Then the Libyans! show up, and before they chase Marty to 1955, Doc Brown is killed. It lends some tragedy and stakes to the picture, though at this point you’ve more than likely realized that we’re going to see Doc Brown at some point earlier in his life, But does it occur to you at this point that Marty might have the means to save the old Doc too?
The Big Picture. It’s a lot quicker to talk about what DOESN’T play into the movie as a whole. This is clearly the most important scene of the picture in terms of laying down the story, and you’ve really got to pay attention to every word. In fact the scene feels even more invaluable if you’re going to immediately go into watching Back to the Future 2 and 3. The Doc’s explanation is so detailed, it’s more befitting of a 5+ hour epic than a two hour movie.
18:30 – If you’re filming a scene in a parking lot, ALWAYS wet down the pavement. Even if it hasn’t rained in your movie, do it. It looks so much cooler.
19:13 – Marty flips the skateboard up on one side, in the background and out of focus. You’d have to be looking for it to notice but it’s something that probably took a lot of practice.
19:22 – Nice entrance for Doc. There’s lights and smoke, it’s all very dramatic. But he fumbles his way out of the machine and isn’t even facing Marty.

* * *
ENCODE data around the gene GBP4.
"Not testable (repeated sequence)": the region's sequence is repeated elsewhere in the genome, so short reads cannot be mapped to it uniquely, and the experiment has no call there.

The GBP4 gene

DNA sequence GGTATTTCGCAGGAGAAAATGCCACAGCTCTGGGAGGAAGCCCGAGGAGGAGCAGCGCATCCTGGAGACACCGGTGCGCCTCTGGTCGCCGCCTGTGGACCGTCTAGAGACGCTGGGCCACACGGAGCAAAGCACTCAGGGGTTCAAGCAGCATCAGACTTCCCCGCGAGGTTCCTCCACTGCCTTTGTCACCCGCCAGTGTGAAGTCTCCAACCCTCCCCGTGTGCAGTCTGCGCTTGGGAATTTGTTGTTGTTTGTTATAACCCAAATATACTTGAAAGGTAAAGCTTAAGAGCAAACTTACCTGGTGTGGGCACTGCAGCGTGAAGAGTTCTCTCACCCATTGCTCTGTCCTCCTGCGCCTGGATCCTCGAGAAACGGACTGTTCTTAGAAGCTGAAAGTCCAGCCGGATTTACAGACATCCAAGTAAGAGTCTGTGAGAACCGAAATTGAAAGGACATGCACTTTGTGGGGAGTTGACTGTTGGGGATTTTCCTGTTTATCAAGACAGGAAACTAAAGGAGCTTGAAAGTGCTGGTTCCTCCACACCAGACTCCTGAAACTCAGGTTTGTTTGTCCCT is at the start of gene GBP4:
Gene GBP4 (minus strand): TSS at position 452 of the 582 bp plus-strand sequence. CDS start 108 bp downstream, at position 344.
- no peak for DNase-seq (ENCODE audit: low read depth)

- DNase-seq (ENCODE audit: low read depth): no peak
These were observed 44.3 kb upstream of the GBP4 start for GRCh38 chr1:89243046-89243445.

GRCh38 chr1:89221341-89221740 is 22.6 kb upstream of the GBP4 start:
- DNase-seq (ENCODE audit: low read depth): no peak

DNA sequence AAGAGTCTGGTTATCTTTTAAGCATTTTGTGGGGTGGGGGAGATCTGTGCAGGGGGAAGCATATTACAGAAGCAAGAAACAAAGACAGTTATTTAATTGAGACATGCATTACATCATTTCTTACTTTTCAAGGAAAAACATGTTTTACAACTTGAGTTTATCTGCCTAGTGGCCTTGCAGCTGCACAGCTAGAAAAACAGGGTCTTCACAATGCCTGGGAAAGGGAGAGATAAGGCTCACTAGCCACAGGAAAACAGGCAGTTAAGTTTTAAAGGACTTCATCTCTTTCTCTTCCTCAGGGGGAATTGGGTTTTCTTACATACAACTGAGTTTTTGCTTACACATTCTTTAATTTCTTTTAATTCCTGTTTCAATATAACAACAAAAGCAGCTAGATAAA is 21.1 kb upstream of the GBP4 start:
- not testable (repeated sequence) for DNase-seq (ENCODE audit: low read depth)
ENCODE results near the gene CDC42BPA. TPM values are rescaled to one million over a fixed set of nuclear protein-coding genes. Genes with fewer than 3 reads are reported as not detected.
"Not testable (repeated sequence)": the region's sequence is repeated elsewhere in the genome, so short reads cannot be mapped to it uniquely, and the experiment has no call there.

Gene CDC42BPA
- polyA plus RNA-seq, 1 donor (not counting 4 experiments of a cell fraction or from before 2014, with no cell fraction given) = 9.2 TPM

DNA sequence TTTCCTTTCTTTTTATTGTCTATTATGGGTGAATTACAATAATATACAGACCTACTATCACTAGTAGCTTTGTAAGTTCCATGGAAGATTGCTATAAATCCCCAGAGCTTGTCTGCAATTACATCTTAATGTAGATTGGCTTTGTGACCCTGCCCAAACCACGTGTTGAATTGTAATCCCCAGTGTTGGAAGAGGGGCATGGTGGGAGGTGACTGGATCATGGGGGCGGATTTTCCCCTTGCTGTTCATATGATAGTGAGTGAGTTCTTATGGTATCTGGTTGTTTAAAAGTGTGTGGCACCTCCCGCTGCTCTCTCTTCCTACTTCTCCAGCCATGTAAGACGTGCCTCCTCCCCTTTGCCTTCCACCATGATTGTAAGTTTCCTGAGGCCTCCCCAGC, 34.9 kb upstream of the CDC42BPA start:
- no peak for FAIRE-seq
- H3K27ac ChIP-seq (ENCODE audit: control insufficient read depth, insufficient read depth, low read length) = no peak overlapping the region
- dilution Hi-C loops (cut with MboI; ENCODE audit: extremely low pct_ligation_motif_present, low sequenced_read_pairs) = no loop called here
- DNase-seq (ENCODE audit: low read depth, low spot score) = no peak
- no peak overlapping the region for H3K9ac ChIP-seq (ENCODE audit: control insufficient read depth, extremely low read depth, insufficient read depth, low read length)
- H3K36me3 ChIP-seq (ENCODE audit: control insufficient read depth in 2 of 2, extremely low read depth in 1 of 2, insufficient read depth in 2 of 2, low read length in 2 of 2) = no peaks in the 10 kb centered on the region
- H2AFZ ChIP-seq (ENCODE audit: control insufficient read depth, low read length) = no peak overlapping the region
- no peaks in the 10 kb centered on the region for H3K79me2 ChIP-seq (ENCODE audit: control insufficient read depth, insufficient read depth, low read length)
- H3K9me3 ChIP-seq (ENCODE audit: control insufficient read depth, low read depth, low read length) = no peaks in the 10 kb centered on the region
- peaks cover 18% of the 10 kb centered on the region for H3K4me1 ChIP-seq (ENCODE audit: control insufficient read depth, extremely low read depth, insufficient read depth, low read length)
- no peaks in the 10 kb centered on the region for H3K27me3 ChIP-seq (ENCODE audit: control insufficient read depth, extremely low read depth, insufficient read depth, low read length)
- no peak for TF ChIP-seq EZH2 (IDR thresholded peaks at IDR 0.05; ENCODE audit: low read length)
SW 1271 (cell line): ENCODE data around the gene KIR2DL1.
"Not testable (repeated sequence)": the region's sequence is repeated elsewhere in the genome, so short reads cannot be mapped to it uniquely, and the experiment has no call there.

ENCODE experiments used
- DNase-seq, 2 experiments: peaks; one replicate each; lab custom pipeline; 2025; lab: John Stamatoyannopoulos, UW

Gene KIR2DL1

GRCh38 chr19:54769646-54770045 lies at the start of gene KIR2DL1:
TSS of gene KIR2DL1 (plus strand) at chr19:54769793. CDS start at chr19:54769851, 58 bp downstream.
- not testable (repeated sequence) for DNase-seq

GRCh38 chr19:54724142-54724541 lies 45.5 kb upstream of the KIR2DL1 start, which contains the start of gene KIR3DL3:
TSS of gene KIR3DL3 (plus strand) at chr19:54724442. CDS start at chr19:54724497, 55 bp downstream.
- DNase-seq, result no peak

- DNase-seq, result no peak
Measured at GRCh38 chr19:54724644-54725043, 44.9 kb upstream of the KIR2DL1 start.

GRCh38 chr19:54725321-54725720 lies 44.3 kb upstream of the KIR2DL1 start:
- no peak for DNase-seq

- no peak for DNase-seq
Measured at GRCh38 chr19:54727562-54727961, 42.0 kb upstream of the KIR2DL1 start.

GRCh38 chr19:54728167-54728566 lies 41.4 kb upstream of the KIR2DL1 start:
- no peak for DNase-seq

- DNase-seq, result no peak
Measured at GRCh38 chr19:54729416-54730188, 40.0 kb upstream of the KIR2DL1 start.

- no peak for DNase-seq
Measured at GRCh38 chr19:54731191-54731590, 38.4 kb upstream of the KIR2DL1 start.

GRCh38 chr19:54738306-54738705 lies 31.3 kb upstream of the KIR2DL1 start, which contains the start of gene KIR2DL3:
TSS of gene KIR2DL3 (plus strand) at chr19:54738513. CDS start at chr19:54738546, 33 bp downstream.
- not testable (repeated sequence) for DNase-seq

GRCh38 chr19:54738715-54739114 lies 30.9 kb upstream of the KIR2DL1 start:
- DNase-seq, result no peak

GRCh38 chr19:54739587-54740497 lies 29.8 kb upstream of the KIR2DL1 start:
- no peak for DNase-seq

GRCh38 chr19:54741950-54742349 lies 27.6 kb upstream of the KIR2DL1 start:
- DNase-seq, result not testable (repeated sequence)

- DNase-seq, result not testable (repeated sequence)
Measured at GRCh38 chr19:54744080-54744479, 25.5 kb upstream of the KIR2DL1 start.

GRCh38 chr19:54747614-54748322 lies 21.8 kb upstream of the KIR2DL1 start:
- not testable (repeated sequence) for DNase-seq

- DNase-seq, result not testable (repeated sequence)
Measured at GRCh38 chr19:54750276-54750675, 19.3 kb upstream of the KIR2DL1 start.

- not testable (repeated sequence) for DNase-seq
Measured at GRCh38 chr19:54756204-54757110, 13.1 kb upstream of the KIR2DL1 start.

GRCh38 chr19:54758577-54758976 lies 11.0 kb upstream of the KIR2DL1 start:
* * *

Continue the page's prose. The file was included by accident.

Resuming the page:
21:13 – “You’re going to see some serious shit.” That’s a line you can’t really imagine the 1955 Doc saying. Has Marty had some influence on him?
21:22 – The remote control DeLorean seems like it could come in handy at some point through the trilogy, is the car ever driven like that again?
22:39 – Check out how gradually the flaming trails die out behind Marty and the Doc.
25:15 – The Doc discovered time travel on Guy Fawkes day? I hadn’t realized we’re going to talk about two movies this year that are set on November 5th.
27:23 – I like Marty’s flinch as the plutonium suddenly falls into the time machine. Realistic reaction.
28:50 – Einstein ducks out of sight as the terrorists appear. Quick shot, it never registered for me.
29:59 – Never watched with subtitles, when the Libyan’s gun misfires he says “Damn Soviet gun.” There’s an entire geopolitical conflict that’s inches away from invading this frothy 1985 movie about a guy who almost has sex with his mom.
Behind the Scenes
-In some driving shots, Einstein is a man in a dog costume. You can spot him at around 20:38 and will never be able to unspot it.
-I was never quite sure whether or not Marty went back in time accidentally or if it was a last desperate move to escape the Libyans. Bob Gale says it’s the former on this track.